Susannah French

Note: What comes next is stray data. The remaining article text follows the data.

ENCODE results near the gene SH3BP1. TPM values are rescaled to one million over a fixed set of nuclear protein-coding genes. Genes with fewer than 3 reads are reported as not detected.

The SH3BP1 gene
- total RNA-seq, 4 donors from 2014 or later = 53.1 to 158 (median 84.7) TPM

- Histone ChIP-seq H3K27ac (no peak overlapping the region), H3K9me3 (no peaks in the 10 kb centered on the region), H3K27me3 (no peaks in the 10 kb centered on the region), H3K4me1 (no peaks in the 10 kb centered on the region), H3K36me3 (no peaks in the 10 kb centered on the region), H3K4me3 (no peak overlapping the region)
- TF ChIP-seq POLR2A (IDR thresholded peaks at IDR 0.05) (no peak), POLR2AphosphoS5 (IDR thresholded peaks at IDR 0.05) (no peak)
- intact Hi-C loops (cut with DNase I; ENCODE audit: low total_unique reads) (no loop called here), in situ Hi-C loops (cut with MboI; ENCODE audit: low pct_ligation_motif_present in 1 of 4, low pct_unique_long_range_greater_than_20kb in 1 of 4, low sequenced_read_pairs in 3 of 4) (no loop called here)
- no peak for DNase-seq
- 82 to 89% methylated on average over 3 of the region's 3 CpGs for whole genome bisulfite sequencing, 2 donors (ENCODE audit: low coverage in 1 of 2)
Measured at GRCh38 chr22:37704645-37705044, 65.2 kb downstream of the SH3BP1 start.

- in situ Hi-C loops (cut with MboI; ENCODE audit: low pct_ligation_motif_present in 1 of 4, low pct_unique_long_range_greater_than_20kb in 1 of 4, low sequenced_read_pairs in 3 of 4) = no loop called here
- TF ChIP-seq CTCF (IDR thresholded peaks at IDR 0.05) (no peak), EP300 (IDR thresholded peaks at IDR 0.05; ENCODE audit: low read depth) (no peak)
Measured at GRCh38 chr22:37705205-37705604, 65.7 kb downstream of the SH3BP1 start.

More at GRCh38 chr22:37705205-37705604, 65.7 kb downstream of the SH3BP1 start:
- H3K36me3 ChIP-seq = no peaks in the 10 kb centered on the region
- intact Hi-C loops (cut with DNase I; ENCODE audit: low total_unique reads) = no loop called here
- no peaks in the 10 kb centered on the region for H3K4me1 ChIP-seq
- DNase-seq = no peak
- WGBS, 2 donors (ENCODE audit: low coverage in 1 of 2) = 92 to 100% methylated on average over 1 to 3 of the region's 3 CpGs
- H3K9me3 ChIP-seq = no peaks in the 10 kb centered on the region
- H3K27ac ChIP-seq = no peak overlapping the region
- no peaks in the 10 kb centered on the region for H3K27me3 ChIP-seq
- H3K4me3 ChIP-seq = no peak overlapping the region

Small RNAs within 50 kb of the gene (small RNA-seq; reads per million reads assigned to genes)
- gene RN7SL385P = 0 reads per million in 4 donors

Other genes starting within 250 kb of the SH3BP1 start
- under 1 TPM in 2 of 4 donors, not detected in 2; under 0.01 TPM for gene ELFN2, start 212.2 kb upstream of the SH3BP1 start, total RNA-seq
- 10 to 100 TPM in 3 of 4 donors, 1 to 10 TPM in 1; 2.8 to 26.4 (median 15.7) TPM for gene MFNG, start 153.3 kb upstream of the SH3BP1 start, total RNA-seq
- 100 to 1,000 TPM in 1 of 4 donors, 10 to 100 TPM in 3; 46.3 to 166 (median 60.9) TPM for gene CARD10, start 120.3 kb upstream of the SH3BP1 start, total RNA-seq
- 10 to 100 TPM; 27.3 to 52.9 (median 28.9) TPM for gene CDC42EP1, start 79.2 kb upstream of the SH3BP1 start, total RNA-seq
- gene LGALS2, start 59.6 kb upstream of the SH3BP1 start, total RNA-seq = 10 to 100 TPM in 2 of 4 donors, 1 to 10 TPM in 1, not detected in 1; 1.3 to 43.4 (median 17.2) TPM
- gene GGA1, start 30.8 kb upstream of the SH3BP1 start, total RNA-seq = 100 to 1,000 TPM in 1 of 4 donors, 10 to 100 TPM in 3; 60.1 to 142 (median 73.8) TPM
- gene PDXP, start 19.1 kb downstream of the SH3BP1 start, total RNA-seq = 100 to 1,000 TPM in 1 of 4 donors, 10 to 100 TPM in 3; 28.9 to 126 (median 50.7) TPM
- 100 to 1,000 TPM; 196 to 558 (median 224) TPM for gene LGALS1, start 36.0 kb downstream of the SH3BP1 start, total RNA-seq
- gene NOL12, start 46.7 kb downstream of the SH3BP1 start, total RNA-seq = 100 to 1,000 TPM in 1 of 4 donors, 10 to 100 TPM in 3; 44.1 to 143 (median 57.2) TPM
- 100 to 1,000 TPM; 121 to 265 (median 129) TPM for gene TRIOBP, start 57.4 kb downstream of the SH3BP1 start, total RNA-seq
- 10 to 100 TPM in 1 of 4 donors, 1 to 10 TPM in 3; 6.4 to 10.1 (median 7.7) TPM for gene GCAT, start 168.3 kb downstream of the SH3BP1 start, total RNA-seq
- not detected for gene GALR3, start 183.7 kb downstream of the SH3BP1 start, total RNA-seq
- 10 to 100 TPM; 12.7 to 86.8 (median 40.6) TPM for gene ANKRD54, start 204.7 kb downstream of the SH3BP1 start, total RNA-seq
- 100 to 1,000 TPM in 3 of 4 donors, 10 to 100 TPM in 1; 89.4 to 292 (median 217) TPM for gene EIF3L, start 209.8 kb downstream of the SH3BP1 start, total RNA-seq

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When attempting to determine the diet of wild animals, a limited number of techniques currently exist. Often, biologists look at the stomach contents or feces of an animal, if they cannot observe what it is eating directly. However, these techniques often cannot be used with reptiles because they may not eat often or may have an empty stomach when the contents of their stomach are examined. Many ecologists have begun to use stable isotopes of carbon and nitrogen to determine what an animal has eaten. Stable isotopes are useful because unlike radioactive isotopes, stable isotopes do not decay and thus can be used as a better tracer through different trophic levels. Obtaining stable isotopes can be accomplished by analyzing a small tissue sample from the animal and comparing its carbon and nitrogen stable isotope levels to those of several of its potential prey. Since variation in carbon and nitrogen isotopes exists in all living things and is maintained with increases in trophic level, these chemical signatures can be good indicators of an animal’s current diet. Our central question is to test the assumption that there is a direct correlation between the stable isotope signatures found in Side-blotched Lizards ( Uta stansburiana ) and some of their insect prey in the lab, where we could control their diet. We predicted that there would be a direct correlation between the carbon (δ1 3 C) and nitrogen (δ1 5 N) levels of the lizards and those of their prey. We found that, although δ1 3 C andδ1 5 N values of lizards generally matched their diet, diet complexity did not significantly alter lizard toe tissue stable isotope ratios. This method has the potential to be more effective at determining wild reptile diet than other techniques currently used.

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